Tech giant Apple, on Wednesday resisted a demand by a federal judge to assist the Federal Bureau of Investigation (FBI) break into an iPhone used by one of the shooters – Syed Rizwan Farook – in December’s San Bernardino terrorist attack.
On Tuesday, in a significant victory for the government, Magistrate Judge Sheri Pym of the Federal District Court for the District of Central California ordered Apple to bypass security functions on an iPhone 5c used by the shooter, who was killed by the police along with his wife, Tashfeen Malik, after they attacked Mr. Farook’s co-workers at a holiday gathering.
The court order demands that Apple to build special software to bypass that mechanism, allowing investigators to guess passwords until the correct sequence is discovered.
However, hours later the Cupertino Company’s CEO Tim Cook posted an open letter to Apple’s website explaining his company’s decision to challenge the court order.
“We have great respect for the professionals at the FBI, and we believe their intentions are good. Up to this point, we have done everything that is both within our power and within the law to help them.
“But now the U.S. government has asked us for something we simply do not have, and something we consider too dangerous to create. They have asked us to build a backdoor to the iPhone.
“Specifically, the FBI wants us to make a new version of the iPhone operating system, circumventing several important security features, and install it on an iPhone recovered during the investigation. In the wrong hands, this software — which does not exist today — would have the potential to unlock any iPhone in someone’s physical possession.
“We can find no precedent for an American company being forced to expose its customers to a greater risk of attack. For years, cryptologists and national security experts have been warning against weakening encryption. Doing so would hurt only the well-meaning and law-abiding citizens who rely on companies like Apple to protect their data. Criminals and bad actors will still encrypt, using tools that are readily available to them.
“Opposing this order is not something we take lightly. We feel we must speak up in the face of what we see as an overreach by the U.S. government,” Cook added.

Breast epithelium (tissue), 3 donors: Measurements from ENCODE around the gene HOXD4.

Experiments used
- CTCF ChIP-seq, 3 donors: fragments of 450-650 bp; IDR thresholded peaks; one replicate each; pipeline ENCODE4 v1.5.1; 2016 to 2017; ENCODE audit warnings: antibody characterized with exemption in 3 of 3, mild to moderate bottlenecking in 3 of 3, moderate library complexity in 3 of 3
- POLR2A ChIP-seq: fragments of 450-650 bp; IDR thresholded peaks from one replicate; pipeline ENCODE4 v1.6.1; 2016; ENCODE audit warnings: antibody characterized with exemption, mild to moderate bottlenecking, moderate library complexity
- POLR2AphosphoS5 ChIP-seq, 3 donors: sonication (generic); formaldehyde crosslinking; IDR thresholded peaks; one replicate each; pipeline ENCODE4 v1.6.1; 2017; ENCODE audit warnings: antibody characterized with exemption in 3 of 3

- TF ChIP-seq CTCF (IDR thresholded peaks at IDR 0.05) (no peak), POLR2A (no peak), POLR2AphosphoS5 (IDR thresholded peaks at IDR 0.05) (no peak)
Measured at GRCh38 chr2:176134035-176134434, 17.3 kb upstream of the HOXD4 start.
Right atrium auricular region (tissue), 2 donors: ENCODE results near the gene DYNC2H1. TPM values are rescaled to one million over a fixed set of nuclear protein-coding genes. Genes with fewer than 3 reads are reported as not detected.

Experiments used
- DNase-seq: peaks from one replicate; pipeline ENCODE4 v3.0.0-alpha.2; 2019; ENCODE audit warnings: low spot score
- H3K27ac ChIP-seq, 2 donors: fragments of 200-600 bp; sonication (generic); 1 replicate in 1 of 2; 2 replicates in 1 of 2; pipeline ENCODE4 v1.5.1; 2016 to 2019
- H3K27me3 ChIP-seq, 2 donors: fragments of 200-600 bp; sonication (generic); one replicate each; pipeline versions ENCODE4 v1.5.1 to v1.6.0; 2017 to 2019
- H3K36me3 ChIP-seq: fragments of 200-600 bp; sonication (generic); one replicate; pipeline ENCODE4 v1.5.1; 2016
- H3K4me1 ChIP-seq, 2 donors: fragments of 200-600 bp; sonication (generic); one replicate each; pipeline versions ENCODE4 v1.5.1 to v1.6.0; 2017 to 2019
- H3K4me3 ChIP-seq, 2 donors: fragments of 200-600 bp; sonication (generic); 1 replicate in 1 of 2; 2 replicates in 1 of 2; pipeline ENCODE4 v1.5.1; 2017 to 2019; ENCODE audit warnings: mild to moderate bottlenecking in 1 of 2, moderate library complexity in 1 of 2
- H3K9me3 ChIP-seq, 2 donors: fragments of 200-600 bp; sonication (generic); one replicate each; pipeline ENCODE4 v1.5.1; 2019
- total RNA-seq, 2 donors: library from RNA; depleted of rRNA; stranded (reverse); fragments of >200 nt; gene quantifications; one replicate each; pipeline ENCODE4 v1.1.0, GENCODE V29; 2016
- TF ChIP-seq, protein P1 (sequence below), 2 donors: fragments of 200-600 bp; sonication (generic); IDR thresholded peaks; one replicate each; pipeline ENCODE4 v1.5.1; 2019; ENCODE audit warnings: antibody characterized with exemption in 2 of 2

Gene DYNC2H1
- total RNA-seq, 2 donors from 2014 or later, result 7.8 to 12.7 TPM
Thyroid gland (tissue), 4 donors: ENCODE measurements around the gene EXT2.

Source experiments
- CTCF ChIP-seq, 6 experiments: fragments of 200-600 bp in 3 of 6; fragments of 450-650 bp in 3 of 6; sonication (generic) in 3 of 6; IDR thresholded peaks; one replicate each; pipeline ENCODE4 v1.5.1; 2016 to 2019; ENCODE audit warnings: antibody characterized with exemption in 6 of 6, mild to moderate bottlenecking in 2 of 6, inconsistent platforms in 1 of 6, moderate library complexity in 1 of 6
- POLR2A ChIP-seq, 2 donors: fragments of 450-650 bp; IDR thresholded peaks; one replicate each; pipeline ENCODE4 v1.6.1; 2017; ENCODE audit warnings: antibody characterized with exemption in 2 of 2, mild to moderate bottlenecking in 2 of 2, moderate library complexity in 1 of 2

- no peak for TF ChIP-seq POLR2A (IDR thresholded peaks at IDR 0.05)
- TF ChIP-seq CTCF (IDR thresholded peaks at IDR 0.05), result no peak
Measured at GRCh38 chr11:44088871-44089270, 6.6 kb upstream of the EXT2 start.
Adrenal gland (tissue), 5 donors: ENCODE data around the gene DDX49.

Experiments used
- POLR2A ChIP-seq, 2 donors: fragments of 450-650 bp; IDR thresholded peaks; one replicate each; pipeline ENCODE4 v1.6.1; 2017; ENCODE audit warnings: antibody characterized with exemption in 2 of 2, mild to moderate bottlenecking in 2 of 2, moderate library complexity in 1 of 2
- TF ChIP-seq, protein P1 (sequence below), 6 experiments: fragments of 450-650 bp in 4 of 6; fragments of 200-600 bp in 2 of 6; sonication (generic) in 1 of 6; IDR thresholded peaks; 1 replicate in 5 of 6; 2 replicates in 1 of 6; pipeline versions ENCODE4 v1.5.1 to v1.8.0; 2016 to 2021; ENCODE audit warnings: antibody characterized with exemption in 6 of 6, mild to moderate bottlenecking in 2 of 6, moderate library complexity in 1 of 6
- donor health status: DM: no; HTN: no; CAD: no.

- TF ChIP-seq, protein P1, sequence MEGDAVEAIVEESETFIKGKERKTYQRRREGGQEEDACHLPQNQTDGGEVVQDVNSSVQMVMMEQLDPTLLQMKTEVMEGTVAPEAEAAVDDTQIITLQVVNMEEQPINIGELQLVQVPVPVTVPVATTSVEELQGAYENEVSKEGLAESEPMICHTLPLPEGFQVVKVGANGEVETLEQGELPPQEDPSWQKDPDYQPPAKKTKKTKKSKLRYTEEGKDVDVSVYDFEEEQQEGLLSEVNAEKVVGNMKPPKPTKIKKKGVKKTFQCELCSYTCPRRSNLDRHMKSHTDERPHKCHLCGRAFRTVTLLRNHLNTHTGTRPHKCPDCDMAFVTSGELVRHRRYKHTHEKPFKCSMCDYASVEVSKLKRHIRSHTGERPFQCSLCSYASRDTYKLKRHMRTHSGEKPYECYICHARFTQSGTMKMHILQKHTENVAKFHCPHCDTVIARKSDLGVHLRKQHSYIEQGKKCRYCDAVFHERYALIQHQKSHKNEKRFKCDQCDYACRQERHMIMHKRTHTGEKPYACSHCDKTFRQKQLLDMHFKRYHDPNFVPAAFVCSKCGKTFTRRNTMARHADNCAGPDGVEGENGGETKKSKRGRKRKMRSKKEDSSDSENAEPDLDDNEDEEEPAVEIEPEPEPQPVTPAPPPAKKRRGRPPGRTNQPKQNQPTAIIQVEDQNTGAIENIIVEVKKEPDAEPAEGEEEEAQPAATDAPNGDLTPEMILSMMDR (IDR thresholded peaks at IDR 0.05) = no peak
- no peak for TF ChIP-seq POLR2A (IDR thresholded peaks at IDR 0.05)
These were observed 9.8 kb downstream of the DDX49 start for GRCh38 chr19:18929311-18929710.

“We are challenging the FBI’s demands with the deepest respect for American democracy and a love of our country. We believe it would be in the best interest of everyone to step back and consider the implications.”
Farook and his wife Tashfeen Malik killed 14 people in December in a mass shooting at a county public health facility. The pair subsequently died in a gun battle with police. An iPhone was recovered from the scene but because investigators don’t know the passcode they have been unable to access the phone’s data.
Encryption is a huge source of tension between technology companies and law enforcement. Companies such as Apple, Google and WhatsApp protect the privacy of their customers by encrypting data, often in a way that even the companies themselves cannot unscramble. Although that allows unscrupulous users such as criminals or terrorists to communicate without government surveillance, tech companies justify such security measures by insisting that it’s impossible to allow law enforcement to crack encryption without opening the door for criminals themselves to do the same.
The FBI’s plan would bypass security functions that limit how many times you can enter an incorrect password. Currently, an iPhone wipes itself if the wrong password is entered 10 times in a row. With that feature disabled, investigators could simply enter password after password until they hit on the correct one.
In 2014, Apple and Google, whose operating systems are used in 96 percent of smartphones worldwide, announced that they had re-engineered their software with “full disk” encryption, and could no longer unlock their own products as a result.